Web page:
Complacency (July 6, 2005)
An elderly friend of ours gave us a scare the other day. A long-time but very careful diabetic, she was found lapsing into unconscious by another friend who happened to be joining her for lunch that day. Despite her many years of careful monitoring and control of her insulin levels, she'd drifted into hypoglycemia (low blood sugar), and lost consciousness. Who knows what might have happened had she not been found early in the episode.
She was surprised and mortified by the complacency which led to her collapse, and I sympathized with her for my own reasons. Just the previous day, I'd been rushing somewhere and driving too fast on city streets. Rounding a bend, I came on a pedestrian crossing midblock. I was able to brake and avoid the man, but if I'd been going a little faster or paying less attention, I might have hit him. This shook me from the easy complacency we enter as "safe drivers": no accidents in 32 years on the road, only one ticket (at 19, for turning right on a red light when a poorly lit sign precluded that otherwise legal turn), so I'm a model driver, right? Not at all, if I allow complacency to loosen my attentiveness and caution.
Bad things can happen very quickly. Last month I was driving down a main city street which is divided by a high-curbed center strip of lawn. I noticed a vehicle in oncoming traffic acting erratically, and as I watched, the car veered against the curb, jumped onto the grassy divide and spun toward us. I instinctively pulled to the right and then watched in horror as the car just missed us and plowed head-on into the vehicles directly behind us, causing a five-car wreck in a matter of perhaps 3 seconds. At city-street speeds, I reckon no one was seriously hurt, but no doubt it was a traumatic (and expensive) accident for those hit.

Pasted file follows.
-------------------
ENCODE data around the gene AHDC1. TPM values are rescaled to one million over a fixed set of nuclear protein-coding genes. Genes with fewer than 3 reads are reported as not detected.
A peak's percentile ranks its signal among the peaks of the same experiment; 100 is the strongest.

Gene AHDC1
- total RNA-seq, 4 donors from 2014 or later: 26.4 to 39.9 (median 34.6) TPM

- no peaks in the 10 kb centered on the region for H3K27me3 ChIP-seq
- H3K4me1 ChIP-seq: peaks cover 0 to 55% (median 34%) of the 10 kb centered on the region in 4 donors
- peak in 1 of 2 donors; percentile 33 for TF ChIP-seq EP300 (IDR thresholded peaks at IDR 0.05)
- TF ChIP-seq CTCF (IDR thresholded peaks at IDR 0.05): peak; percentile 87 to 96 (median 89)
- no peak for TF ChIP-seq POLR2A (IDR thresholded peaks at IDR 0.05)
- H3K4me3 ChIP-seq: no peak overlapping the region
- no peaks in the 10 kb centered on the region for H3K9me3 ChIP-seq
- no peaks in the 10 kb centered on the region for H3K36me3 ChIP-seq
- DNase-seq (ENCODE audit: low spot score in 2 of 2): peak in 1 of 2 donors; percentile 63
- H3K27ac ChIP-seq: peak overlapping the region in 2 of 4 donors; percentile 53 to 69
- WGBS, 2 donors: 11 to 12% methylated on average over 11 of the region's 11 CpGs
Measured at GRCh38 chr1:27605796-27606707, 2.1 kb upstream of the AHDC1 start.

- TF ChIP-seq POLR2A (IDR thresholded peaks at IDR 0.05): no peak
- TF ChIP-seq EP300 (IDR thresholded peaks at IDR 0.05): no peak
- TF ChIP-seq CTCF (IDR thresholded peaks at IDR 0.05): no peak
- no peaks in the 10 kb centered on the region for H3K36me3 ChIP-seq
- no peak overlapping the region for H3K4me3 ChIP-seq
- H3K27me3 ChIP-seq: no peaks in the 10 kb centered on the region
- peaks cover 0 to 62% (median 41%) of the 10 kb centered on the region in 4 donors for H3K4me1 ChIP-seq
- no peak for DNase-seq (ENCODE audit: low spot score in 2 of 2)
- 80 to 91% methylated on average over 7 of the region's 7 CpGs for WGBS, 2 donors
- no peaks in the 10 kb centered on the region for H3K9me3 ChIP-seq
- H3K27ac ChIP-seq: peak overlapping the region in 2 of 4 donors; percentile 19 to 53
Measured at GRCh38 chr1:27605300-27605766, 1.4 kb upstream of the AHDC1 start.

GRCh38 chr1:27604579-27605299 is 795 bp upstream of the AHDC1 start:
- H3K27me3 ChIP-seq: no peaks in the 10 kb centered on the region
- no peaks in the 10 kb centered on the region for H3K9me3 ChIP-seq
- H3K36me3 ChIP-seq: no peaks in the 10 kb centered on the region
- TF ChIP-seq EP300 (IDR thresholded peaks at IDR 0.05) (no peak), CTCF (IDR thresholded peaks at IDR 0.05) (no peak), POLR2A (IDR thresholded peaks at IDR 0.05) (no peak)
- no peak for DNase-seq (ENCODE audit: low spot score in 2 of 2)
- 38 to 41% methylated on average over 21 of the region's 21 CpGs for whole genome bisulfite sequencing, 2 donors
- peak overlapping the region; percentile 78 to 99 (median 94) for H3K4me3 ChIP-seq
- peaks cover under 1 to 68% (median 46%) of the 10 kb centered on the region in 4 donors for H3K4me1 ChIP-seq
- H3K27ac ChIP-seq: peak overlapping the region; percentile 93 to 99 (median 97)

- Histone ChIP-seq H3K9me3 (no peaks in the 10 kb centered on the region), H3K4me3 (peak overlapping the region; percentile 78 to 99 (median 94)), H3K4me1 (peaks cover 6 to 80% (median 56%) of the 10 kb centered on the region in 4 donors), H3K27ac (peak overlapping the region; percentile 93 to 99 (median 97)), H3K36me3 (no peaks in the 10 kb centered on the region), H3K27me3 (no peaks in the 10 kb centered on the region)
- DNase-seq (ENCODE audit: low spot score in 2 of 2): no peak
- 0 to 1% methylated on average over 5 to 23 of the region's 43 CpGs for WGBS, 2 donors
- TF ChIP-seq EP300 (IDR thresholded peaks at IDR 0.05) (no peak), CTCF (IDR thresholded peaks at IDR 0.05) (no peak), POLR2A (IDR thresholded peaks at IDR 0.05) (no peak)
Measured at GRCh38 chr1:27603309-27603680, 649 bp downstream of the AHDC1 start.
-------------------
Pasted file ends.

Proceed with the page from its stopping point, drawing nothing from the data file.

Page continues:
We cannot control our exposure to life's vissitudes, but complacency is surely their best ally.
Speaking of complacency, there's an excellent piece in today's S.F. Chronicle on China's environmental challenges. The conclusion is the same reached in my own survey of China's environmental problems: that the enforcement of progressive-sounding statutes is impossible in a political structure in which corrupt local authorities hold all the levers of day-to-day decision-making.
Given the horrendously inefficient nature of China's power grid and industrial plant, you have to wonder how much energy could be saved if the Chinese government were to invest the same billions they're spending to buy up petroleum assets on conservation/efficiency/pollution improvements to their infrastructure. Given that China expends something on the order of 4 times as much energy as the developed world per unit of GDP, the calculation is rather easy: China would pocket vastly more fossil fuels by making its infrastrucure more efficient than it ever can by investing in oil companies. But as the saying goes, that's too much like right, so China will continue to follow the West's profligate wastrel ways rather than learn from our wasteful mistakes.
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copyright © 2005 Charles Hugh Smith. All rights reserved in all media.
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